Weather takes toll on birds and Blyth Wildlife Rescue too

A WILDLIFE rescue charity has been inundated with weather-struck sick and injured seabirds.

A WILDLIFE rescue charity has been inundated with weather-struck sick and injured seabirds.

Bosses at Blyth Wildlife Rescue have found numerous birds in need of emergency help on the region’s beaches, as a result of the heavy winds and rough seas which have battered the North East coastline.

They have now issued an appeal for donations to allow their work to continue and ensure as many as possible of the birds currently in care can be released back into the wild.

The charity has received birds from Seahouses to Sunderland. The main victims have been Puffins and Guillemots, which have been found weak, starving and unable to fly.

The busy time for the charity coincides with reports of hundreds of Puffins, Guillemots and Razorbills being found dead or dying on Northumberland’s coastline as a result of difficult weather conditions.

Charity founder John Anderson said: “The winter months are normally our quieter time of year in comparison with the busier summer months, but this week has been exceptional and we have been working round the clock to ensure we can save as many of the sick and injured birds brought to us.

“It is great to see so many people actively involved in the rescue of these birds, which would otherwise have died like so many others along our beaches.

“We need people’s support now more than ever to ensure we can continue our work.”

To contact Blyth Wildlife Rescue, phone 07910 643122 or visit its website for more information and to make online donations.

The Journal reported last week how hundreds of puffins had been washed up dead and dying on the North East coast during the extreme cold weather. More than 50 puffins were discovered on Druridge Bay and 16 at Boulmer, while six dead puffins were discovered on a 200-yard walk along the shore at Alnmouth.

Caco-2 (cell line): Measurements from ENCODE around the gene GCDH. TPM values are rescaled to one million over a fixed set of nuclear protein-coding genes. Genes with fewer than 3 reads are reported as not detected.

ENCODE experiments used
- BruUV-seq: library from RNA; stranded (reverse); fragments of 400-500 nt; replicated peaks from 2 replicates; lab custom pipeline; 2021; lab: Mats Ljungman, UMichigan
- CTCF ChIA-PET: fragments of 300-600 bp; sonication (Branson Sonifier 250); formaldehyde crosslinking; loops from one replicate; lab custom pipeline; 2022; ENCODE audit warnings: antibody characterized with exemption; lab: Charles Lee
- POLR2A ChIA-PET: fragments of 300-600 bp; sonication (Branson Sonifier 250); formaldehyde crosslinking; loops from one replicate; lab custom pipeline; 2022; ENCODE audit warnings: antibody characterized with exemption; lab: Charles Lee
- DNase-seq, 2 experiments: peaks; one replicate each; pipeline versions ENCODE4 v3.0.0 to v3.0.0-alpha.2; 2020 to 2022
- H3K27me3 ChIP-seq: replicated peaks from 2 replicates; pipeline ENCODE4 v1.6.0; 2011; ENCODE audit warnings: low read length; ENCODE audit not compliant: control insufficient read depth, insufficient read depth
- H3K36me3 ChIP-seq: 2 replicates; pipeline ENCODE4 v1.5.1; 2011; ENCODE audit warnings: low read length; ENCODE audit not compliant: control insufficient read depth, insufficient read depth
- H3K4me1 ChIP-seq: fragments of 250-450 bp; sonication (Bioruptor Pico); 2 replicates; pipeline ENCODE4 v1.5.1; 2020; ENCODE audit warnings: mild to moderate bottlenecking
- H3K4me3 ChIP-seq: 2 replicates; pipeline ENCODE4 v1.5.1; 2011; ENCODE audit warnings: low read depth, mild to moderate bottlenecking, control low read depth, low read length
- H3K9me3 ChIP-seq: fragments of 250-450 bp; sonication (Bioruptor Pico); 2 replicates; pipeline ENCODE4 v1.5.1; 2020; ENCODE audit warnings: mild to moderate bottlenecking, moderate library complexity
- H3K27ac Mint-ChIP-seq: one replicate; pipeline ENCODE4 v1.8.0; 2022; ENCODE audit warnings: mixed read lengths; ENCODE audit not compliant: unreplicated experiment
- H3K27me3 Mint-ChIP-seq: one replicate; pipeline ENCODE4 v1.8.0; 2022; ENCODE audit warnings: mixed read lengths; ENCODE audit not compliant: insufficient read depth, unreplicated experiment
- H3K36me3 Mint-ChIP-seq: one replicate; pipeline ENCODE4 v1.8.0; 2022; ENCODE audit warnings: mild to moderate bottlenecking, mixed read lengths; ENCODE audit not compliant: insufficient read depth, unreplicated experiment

In January, around 2,000 dead shags, including ringed birds from the Farne Islands, were washed up along the coast from North East Scotland to Northumberland.

The RSPB believes severe weather may have led to birds struggling to find food or succumbing to exhaustion, although it says the exact causes are currently unknown.

The charity’s Keith Clarkson said: “This may be the worst puffin ‘wreck’ we have seen for almost half a century.

“Despite their small stature puffins are fairly hardy birds, adept at coping with the harsh conditions of life at sea. To hear so many have been discovered dead is unusual and worrying.

“We are fast approaching the start of the seabird breeding season and tens of thousands of seabirds are returning to their colonies at Coquet Island to raise their young.

“The recent events and poor body condition of the birds could have an impact on the success of this year’s puffin breeding season, a species already suffering population declines.

“The RSPB, with the help of volunteers, will be closely monitoring the fortunes of this species and many other seabirds throughout the summer months.”

Anyone who finds sick or injured seabirds on the beach is asked to telephone the RSPCA on 0300 123 4999.

Meanwhile, anyone who comes across dead seabirds is asked to email the details to the charity at


David Whetstone
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